De visione, voce, auditu.

Venice, per Franciscum bolzettam, 1600


FIRST EDITION. three parts in one. Folio. pp. (xii), 133, (xv), 83, (ix), 38, (ii). *, A-R, ), ²A-I, K, , ³A-E. [Without blanks R4 and E4] Roman letter, some Italic and Greek. Fine full-page engraved title by Iacobus Valegius, eleven full-page engraved plates, [three fractionally trimmed at outer margin] floriated woodcut initials and grotesque tail-pieces, many woodcut diagrams in the text, woodcut printers device to verso of last of first part. Light age yellowing, minor very light waterstaining, very minor dust soiling to upper margin of a few leaves of last part, the rare mark or spot, tears in lower blank margin of two leaves. A very good copy, in C17th calf, rebacked, remains of original spine laid down, e-ps well renewed.

The beautifully illustrated first edition of Fabrici’s first published anatomical work in three parts; ‘De visione sive de oculo visus organo,’ on the eye; ‘De voce sive de larynge vocis organo’, on the voice and finally the ‘De auditu sive de aure auditus organo’ on the ear. It is illustrated with eleven very fine full page anatomical engravings with multiple parts to each image; 42 for the Eye, 38 for the voice and 17 for the ear. “The major portion of this work on the organs of vision, speech, and hearing is devoted to the eye, and it is clear that Fabricius was one of the first to grasp the true form and proper location of the lens. Although his description of the ear is sound, it contributed no new knowledge about the ear or the sense of hearing. An extremely competent comparative anatomist, he was at his best in dealing with the laryngeal apparatus” Heirs of Hippocrates. Fabrici was a distinguished Italian anatomist and surgeon, who helped found modern embryology. He is best known in English medical literature as the teacher of Harvey, who gives him the entire credit for the discovery of the valves in the veins which meant so much for Harvey’s own discovery of the circulation of the blood. He became the favourite pupil of Fallopio, being his demonstrator in anatomy at Padua when scarcely twenty. Though he was only twenty five when Fallopio died, Fabricius was chosen his successor and a little later became professor of surgery, occupying both chairs for nearly half a century (1562-1609). In 1594 he revolutionised the teaching of anatomy when he designed the first permanent theatre for public anatomical dissections. By dissecting animals, Fabricius investigated the formation of the foetus, the structure of the oesophagus, stomach and intestines, and the peculiarities of the eye, the ear, and the larynx. He was the first to describe the membranous folds that he called “valves” in the interior of veins. These valves are now understood to prevent retrograde flow of blood within the veins, thus facilitating antegrade flow of blood towards the heart, though Fabricius did not understand their role at that time. This work, together with his many other anatomical studies were intended to form a monumental ‘Totius animalis fabricae theatrum’, which however never appeared in print.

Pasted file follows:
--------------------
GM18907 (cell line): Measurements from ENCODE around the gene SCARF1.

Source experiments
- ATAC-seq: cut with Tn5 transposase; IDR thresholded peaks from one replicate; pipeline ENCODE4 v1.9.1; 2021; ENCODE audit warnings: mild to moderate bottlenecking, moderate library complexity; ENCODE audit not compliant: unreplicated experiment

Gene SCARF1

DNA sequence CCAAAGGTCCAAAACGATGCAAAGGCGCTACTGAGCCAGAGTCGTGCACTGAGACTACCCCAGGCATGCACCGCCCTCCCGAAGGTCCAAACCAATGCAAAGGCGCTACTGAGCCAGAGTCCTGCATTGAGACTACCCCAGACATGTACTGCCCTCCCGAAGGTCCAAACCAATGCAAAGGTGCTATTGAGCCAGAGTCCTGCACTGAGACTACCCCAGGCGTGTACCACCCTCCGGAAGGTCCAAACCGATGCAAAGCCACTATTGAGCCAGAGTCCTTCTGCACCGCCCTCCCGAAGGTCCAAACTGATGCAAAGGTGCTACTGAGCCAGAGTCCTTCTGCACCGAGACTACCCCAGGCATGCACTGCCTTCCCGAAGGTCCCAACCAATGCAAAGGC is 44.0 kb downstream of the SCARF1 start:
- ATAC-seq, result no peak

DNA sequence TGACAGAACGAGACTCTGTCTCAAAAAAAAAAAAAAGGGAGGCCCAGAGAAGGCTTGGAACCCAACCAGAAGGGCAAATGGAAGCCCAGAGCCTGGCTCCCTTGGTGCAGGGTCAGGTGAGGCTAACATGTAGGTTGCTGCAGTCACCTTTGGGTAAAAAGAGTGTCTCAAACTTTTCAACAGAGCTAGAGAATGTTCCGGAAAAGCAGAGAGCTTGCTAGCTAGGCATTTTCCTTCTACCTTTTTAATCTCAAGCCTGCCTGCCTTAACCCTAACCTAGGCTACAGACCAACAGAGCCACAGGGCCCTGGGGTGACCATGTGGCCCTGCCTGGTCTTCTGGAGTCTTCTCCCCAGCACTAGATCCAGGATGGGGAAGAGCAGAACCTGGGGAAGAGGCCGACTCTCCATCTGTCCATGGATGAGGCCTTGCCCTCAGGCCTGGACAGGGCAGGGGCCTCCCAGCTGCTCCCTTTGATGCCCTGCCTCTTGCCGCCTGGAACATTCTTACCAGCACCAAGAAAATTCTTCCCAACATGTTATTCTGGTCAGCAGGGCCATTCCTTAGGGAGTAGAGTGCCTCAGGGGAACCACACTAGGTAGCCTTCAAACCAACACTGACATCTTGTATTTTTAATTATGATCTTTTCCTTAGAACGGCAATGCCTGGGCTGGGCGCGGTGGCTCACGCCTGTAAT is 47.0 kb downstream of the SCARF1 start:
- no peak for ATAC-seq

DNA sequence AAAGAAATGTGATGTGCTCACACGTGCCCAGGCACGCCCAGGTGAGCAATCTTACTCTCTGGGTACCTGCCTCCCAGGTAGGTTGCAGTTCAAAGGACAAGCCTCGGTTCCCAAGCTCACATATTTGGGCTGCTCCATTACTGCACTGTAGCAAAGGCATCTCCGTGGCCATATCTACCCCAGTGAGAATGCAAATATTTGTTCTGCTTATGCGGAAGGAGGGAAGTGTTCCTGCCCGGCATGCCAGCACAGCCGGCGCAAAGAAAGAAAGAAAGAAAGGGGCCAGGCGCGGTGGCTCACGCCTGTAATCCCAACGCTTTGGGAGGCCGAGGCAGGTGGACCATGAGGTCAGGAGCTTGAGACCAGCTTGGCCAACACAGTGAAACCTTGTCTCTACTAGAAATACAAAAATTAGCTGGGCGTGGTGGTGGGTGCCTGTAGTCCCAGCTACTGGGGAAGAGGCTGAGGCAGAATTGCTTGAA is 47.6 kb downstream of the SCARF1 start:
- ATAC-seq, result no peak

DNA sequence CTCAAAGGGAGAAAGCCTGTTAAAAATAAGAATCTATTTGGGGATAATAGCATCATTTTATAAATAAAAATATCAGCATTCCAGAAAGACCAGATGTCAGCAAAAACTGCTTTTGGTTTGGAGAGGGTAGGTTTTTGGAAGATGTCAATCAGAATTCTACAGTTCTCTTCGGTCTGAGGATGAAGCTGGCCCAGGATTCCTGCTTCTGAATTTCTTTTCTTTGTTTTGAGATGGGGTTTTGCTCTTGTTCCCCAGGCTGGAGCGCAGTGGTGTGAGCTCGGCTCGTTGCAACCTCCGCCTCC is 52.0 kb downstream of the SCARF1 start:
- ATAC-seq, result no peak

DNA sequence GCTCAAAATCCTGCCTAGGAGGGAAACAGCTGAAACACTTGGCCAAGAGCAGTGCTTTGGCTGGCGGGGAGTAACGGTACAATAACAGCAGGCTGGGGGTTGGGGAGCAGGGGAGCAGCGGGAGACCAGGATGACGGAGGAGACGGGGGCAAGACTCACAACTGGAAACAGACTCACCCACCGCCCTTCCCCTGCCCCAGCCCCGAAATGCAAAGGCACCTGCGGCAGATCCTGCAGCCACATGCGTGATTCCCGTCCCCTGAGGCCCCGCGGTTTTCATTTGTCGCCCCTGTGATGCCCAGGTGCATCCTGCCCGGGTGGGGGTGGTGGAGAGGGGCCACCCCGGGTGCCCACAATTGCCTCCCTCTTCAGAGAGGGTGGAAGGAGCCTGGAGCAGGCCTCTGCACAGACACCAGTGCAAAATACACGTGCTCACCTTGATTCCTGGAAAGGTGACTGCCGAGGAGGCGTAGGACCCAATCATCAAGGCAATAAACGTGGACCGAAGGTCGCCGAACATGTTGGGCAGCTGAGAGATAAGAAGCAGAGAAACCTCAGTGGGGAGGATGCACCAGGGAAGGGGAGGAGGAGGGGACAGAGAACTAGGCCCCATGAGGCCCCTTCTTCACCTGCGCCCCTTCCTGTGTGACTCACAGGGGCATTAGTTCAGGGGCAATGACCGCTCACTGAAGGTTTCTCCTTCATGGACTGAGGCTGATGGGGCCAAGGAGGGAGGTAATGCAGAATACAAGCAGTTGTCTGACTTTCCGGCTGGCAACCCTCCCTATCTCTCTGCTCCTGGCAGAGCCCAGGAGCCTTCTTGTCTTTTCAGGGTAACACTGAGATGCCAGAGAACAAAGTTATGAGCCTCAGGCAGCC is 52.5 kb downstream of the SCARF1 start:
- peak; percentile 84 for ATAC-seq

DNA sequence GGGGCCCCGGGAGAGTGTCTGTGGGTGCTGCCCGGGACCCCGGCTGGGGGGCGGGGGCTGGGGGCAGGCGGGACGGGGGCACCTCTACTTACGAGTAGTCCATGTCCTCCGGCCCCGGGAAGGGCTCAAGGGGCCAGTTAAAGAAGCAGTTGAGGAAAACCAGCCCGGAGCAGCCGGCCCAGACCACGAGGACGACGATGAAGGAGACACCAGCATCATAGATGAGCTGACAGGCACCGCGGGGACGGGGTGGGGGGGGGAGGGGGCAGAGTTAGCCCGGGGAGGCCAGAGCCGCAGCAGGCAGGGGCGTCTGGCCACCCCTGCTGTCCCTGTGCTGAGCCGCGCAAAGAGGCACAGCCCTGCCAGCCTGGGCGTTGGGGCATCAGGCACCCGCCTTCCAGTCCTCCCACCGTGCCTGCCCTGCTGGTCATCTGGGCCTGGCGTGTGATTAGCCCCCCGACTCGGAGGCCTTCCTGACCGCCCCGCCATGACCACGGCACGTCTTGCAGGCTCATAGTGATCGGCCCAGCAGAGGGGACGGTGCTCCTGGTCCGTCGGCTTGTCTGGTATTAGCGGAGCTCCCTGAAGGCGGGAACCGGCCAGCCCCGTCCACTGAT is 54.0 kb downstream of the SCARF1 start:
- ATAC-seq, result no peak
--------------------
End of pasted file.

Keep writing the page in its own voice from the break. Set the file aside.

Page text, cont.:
A very good copy of this rare work with excellent impressions of the plates.

BM STC It C16th. p. 241 Heirs of Hippocrates 365. Durling 1415. Wellcome I, 2118. Adams F100. Osler 2558.



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